As children, we believed our friends and parents when they told us disturbing tales of watermelon seeds growing in our stomachs and changes in the wind freezing our pulled funny faces permanently.
But which of these childhood tales is true and what is a myth? We asked three experts whether there’s any truth (or lesson to be learned) to the tales that kept us up at night.
Do we really swallow spiders in our sleep?
Maggie Hardy, Postdoctoral Research Fellow at The University of Queensland
I work with spiders for a living and, aside from what I’m sure would be the very rarest of occurrences, the idea that we eat them while we sleep is a myth.
Some spider species are known to “balloon” – a process where they release a thread of silk and float on the wind, ending up wherever it takes them. I suppose you could have one of these accidentally drift into your mouth while you’re asleep. But you’d have to be unlucky for that to happen.
But, generally, researchers think that while it’s possible we could swallow a spider while we sleep, it’s unlikely and would be a random event.
One American spider specialist, for instance, has outlined that five circumstances must collide for this unlikely event to happen:
1) You need to be asleep with your mouth open (not everyone sleeps like that)
2) A spider must be on your bed (spiders tend to stay away from humans)
3) It has to crawl across your body
4) It has to actually want to go into your mouth, and
5) You have to actually swallow it (we don’t automatically swallow everything that goes in our mouth).
Watch: Meteorologist Magdalena Roze busts some popular weather myths. (Post continues after video.)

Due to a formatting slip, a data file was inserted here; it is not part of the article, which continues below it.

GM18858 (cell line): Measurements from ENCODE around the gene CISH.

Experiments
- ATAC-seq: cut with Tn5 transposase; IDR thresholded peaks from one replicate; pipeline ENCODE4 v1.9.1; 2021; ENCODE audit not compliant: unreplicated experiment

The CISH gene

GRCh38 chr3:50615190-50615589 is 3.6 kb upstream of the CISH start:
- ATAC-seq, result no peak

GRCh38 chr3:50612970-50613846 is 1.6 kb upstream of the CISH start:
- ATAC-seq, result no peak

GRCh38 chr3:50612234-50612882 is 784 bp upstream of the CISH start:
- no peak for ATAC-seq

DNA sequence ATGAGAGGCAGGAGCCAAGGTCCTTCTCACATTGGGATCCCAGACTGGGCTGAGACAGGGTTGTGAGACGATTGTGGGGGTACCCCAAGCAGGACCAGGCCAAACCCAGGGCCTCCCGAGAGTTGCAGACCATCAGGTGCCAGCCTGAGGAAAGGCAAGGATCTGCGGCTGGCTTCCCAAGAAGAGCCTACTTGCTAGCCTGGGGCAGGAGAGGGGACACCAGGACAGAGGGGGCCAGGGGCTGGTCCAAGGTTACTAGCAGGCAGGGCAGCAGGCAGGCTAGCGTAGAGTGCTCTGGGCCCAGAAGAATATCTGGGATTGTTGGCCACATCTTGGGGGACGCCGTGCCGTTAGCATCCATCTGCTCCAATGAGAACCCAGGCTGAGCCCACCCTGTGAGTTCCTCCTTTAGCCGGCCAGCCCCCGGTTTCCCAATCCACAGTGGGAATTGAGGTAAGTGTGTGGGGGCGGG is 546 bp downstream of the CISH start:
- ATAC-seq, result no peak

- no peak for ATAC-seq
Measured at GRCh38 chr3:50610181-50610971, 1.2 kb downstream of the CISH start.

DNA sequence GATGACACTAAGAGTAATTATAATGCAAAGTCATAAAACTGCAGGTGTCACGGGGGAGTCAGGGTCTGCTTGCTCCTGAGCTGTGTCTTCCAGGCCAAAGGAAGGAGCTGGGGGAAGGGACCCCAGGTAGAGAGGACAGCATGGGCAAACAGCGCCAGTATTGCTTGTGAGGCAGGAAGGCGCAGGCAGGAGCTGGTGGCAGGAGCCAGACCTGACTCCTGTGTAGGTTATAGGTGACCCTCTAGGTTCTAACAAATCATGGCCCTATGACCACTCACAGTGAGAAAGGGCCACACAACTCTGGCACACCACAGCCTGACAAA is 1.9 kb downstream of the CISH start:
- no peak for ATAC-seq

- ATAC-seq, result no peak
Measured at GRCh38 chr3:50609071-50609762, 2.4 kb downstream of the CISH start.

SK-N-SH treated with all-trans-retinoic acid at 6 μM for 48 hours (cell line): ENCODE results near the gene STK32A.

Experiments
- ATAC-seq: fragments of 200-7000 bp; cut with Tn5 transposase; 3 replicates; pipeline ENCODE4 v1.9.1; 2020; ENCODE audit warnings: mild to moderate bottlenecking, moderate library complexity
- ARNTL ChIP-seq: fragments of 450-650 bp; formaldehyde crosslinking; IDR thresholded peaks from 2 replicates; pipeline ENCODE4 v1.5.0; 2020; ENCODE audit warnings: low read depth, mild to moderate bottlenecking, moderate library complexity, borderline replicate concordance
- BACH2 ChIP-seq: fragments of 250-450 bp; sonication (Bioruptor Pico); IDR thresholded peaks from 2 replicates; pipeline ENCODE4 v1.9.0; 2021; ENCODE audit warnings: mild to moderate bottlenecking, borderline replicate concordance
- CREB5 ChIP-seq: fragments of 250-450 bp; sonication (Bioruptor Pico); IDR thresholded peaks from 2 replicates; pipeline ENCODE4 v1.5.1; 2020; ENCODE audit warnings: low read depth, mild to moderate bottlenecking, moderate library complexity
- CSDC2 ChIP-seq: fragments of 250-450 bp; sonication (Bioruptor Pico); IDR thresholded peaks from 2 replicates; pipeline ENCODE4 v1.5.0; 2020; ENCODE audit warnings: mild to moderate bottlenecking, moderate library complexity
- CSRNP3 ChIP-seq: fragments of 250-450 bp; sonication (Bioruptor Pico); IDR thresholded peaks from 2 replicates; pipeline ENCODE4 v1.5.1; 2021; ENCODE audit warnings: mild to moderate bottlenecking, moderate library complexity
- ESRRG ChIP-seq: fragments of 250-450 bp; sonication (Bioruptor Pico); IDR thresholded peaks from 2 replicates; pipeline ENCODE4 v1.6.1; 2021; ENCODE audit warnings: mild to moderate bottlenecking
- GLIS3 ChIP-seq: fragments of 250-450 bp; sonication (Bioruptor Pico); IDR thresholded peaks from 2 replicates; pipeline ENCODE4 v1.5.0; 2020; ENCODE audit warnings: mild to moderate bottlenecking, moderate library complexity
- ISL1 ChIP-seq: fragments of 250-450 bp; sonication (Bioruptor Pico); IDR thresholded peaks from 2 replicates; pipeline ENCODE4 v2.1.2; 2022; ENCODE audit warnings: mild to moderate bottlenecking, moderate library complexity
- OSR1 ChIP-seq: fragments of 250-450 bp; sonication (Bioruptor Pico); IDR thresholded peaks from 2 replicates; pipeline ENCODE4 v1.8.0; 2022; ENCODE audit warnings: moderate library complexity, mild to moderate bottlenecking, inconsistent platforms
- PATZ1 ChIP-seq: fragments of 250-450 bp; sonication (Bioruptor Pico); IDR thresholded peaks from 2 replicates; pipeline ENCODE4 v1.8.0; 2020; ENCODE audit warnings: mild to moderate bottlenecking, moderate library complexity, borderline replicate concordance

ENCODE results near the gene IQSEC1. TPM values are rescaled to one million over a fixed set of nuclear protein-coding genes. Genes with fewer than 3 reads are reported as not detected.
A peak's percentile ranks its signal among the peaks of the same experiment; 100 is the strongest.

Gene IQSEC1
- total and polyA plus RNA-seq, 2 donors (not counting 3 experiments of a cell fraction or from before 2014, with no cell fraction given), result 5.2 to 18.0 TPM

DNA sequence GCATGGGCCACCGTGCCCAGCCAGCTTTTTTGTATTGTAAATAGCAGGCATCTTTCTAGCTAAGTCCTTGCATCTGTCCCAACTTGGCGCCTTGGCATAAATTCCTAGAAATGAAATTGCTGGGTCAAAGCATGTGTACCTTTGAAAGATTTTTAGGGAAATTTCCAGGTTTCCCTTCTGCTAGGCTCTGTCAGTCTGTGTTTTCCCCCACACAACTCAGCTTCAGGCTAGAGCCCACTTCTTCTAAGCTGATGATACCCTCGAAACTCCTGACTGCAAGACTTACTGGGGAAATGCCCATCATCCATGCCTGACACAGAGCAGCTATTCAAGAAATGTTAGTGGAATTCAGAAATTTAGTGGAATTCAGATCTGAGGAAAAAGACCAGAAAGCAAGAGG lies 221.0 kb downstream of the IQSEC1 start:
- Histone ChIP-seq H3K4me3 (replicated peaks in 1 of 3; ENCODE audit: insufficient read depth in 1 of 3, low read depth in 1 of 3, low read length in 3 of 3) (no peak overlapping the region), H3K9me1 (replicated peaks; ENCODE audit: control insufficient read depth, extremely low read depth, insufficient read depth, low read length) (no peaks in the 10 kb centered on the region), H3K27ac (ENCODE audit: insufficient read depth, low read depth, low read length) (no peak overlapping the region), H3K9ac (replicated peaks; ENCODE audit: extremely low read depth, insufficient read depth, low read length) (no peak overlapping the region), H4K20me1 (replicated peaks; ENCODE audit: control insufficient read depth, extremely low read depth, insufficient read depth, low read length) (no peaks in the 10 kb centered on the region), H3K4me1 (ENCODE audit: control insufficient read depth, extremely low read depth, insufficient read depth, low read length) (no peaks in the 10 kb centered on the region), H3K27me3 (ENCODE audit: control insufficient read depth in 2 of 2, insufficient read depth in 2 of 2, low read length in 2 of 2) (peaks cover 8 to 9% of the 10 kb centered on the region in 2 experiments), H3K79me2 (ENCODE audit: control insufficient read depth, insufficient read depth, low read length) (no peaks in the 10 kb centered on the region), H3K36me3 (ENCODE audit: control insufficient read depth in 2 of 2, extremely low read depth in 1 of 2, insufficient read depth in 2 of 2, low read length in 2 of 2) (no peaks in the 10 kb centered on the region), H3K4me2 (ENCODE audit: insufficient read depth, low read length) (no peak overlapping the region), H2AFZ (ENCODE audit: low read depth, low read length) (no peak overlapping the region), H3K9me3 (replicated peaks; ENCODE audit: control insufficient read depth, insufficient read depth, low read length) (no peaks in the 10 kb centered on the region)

So why is this myth so popular? A group of scientists found high levels of people’s disgust of spiders together with their phobia of coming into contact with them has led to our unrealistic expectation that we eat them unconsciously.
However, entomophagy (the human practice of eating insects as food) is becoming popular. Recently, the United Nations recommended eating insects as a sustainable food source, as they contain up to 65% protein with only a fraction of the calories of beef.
So I wouldn’t worry too much about eating spiders while you sleep. In the future, you may be eating insects and spiders on purpose anyway.
Does sitting on cold concrete give you piles?
Michael Tam, General Practitioner and Conjoint Senior Lecturer at UNSW Australia
Bright red blood on toilet paper, anal pain and itching: these are symptoms of piles, or haemorrhoids, that commonly occur in adults. The lifetime likelihood of having a haemorrhoid at some point may be as high as 50%, though many people may not have any significant symptoms.